The strain of anti-intellectualism has been a constant thread winding its way through our political and cultural life, nurtured by the false notion that democracy means that ‘my ignorance is just as good as your knowledge’.

– Issac Asimov


Featured artist: Timo Kuilder

Dense Discovery
Dense Discovery

Welcome to Issue 113!

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Over the weekend, for a brief moment, the internet turned upside down. I found myself joy-scrolling on a Sunday morning after waking up and exhaling for the first time in four years.

It didn’t look so promising at first. The Australian ABC had the best running commentary. They definitely weren’t rushing the count, but, you know, sometimes good things take time. Meanwhile, Australia – well, at least Russell Crowe – was getting ready to adopt an American and Captain Orange discovered the hard reality of adding numbers.

As we were getting closer to the season finale of The Map Show, the media had it with mincing words. In Australia, some newspapers were cautiously and unofficially calling it with a handful of candid headlines. When the result became official, other Aussie commentators were a little more subtle in wishing the guy farewell.

Oh, the sounds of jubilation! And the crowds. The biggest crowd ever. Period! With tremendous signs. Even Facebook decided that it was time to (temporarily) switch to Democrat mode.

On a more serious note, let us recognise that while Trumpism is alive and well, this is a momentous achievement given the system is so terribly flawed. We should also heed Erin’s advice: we will now all construct a narrative around the results that fits our world view.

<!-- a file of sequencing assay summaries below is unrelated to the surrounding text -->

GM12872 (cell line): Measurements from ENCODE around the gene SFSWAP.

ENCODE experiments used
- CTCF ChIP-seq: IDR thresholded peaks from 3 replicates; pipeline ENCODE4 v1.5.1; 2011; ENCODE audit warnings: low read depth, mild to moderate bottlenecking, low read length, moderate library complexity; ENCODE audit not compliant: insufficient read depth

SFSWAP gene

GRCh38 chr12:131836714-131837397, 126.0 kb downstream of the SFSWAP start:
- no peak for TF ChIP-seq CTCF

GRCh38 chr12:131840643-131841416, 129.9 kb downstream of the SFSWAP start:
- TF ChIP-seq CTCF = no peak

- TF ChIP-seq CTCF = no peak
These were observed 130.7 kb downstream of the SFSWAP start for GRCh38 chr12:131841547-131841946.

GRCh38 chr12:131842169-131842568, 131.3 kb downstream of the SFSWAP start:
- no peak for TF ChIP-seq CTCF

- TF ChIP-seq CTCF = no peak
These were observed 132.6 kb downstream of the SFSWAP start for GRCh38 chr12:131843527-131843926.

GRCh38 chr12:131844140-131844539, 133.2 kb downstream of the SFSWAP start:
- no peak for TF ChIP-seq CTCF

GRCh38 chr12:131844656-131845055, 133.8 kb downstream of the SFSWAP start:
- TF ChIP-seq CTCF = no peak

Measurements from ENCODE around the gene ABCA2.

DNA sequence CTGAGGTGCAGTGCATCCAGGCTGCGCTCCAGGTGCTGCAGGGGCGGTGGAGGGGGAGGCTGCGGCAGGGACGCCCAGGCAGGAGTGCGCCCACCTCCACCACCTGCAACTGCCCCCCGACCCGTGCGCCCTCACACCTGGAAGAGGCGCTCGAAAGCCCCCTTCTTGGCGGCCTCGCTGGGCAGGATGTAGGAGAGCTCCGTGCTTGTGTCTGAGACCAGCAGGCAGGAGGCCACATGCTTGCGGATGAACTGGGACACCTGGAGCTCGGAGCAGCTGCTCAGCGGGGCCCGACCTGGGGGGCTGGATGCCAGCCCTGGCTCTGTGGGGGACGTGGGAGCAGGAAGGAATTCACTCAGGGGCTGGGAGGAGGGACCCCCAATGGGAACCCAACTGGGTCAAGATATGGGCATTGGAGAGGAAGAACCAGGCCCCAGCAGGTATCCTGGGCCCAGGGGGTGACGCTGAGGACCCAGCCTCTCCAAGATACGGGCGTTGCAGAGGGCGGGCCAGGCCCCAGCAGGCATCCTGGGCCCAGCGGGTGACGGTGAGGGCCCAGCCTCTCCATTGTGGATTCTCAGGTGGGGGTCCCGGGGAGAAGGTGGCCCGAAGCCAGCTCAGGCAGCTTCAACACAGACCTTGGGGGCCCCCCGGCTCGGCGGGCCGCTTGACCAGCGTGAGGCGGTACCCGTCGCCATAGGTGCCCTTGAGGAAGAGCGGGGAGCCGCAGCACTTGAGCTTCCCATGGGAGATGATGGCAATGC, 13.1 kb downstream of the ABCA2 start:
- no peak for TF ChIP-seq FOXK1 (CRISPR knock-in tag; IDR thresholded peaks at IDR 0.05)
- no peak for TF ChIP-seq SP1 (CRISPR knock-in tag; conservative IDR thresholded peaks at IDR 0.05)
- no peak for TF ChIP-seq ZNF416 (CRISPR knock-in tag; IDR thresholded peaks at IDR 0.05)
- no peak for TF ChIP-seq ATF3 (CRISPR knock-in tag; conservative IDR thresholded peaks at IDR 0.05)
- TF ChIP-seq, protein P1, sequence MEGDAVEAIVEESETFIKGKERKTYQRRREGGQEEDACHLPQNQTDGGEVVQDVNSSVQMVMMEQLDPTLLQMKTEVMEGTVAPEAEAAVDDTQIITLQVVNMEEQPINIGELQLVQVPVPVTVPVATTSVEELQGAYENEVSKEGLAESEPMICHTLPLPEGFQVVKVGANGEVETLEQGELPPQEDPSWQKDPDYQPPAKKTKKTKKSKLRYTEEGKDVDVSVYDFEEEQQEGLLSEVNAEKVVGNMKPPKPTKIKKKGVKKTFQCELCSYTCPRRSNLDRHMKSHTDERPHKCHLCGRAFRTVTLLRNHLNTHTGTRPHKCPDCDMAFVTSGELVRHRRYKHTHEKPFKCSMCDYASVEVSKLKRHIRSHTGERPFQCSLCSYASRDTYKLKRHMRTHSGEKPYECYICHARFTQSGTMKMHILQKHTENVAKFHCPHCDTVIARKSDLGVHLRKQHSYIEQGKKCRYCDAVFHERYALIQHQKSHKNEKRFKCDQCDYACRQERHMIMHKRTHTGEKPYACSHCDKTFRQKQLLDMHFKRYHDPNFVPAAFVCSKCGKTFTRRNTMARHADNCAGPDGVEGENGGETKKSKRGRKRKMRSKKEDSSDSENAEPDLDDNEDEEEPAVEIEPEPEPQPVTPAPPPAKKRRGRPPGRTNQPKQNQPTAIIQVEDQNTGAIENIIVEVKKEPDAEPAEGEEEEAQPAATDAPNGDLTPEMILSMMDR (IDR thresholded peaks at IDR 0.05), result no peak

Everyone who stood up for decency, truth, kindness, and compassion over these last four years: thank you. You fully deserve this moment! Let’s start holding the new folks to account and remember that your less vulgar, everyday cowardice is back on the menu.

Okay, gotta run now. I have a luncheon with George Clooney. – Kai

Dense Discovery is a weekly newsletter at the intersection of tech, design, sustainability, and culture read by over 36,000 subscribers. Do you have a product or service to promote? Sponsor an issue or book a classified.


30 Minute Read SPONSOR


The Tiny MBA →

The shortest business book on earth?

There is no single right way to do things in business, but you can avoid lots of common mistakes along the way. Each page of The Tiny MBA offers ideas, prompts, clues and suggestions and reflections to help you navigate business in ways that most people only learn the hard way.


Apps & Sites

Raindrop →

Bookmark manager

I just renewed my ‘pro’ subscription for Raindrop, one of the many apps that help me put together Dense Discovery. Raindrop lets me save and organise thousands of bookmarks that I accumulate over time.

RemoteRetro →

Remote retrospective meetings

It’s in the name: RemoteRetro is a simple web interface for running retrospective meetings from remote locations. Choose typical meeting formats (such as Good, Bad, Actions, Questions) or design your own. Integrates with Email, Trello and soon Slack and Jira.

Greenlist →

Encourage green choices at work